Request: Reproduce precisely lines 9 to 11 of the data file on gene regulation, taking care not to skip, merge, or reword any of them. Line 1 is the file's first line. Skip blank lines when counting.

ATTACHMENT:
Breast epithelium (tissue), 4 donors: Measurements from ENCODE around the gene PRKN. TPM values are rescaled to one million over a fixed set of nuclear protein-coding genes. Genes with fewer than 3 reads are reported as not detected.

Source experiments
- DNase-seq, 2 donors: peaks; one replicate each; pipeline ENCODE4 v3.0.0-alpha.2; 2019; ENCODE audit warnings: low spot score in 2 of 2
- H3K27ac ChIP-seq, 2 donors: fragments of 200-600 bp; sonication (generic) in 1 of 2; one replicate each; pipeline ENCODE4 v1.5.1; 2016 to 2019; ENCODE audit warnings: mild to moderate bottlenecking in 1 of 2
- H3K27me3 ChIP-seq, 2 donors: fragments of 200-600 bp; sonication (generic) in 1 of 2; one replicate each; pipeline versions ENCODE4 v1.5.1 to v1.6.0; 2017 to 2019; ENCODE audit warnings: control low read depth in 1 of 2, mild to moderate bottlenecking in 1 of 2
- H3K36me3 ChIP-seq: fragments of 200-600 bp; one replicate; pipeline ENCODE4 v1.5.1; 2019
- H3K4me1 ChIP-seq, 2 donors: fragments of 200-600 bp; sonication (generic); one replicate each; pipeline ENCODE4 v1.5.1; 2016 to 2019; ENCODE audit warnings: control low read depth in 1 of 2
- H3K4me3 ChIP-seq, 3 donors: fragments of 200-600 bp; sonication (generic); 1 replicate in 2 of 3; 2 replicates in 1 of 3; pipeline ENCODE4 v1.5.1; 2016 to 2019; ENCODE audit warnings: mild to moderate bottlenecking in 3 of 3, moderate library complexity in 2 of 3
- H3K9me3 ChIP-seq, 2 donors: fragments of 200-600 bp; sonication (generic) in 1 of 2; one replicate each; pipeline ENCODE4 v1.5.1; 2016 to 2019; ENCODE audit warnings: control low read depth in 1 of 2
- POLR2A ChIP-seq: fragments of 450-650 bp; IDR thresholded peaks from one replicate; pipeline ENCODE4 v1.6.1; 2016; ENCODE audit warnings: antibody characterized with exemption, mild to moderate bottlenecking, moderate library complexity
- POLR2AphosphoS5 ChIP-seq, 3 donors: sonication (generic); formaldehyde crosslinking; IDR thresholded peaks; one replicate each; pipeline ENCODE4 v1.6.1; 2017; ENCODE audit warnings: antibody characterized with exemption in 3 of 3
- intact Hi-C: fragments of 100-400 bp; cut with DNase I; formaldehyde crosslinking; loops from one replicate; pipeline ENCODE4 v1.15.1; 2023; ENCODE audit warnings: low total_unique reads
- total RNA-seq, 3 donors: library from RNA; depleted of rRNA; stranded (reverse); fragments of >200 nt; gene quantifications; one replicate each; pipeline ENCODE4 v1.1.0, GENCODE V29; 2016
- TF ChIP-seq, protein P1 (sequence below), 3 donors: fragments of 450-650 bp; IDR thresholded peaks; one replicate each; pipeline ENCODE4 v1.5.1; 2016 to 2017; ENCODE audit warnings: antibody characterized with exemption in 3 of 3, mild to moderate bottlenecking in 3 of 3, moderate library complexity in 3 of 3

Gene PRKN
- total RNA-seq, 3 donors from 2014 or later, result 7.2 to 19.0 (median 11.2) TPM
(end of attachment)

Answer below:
- H3K9me3 ChIP-seq, 2 donors: fragments of 200-600 bp; sonication (generic) in 1 of 2; one replicate each; pipeline ENCODE4 v1.5.1; 2016 to 2019; ENCODE audit warnings: control low read depth in 1 of 2
- POLR2A ChIP-seq: fragments of 450-650 bp; IDR thresholded peaks from one replicate; pipeline ENCODE4 v1.6.1; 2016; ENCODE audit warnings: antibody characterized with exemption, mild to moderate bottlenecking, moderate library complexity
- POLR2AphosphoS5 ChIP-seq, 3 donors: sonication (generic); formaldehyde crosslinking; IDR thresholded peaks; one replicate each; pipeline ENCODE4 v1.6.1; 2017; ENCODE audit warnings: antibody characterized with exemption in 3 of 3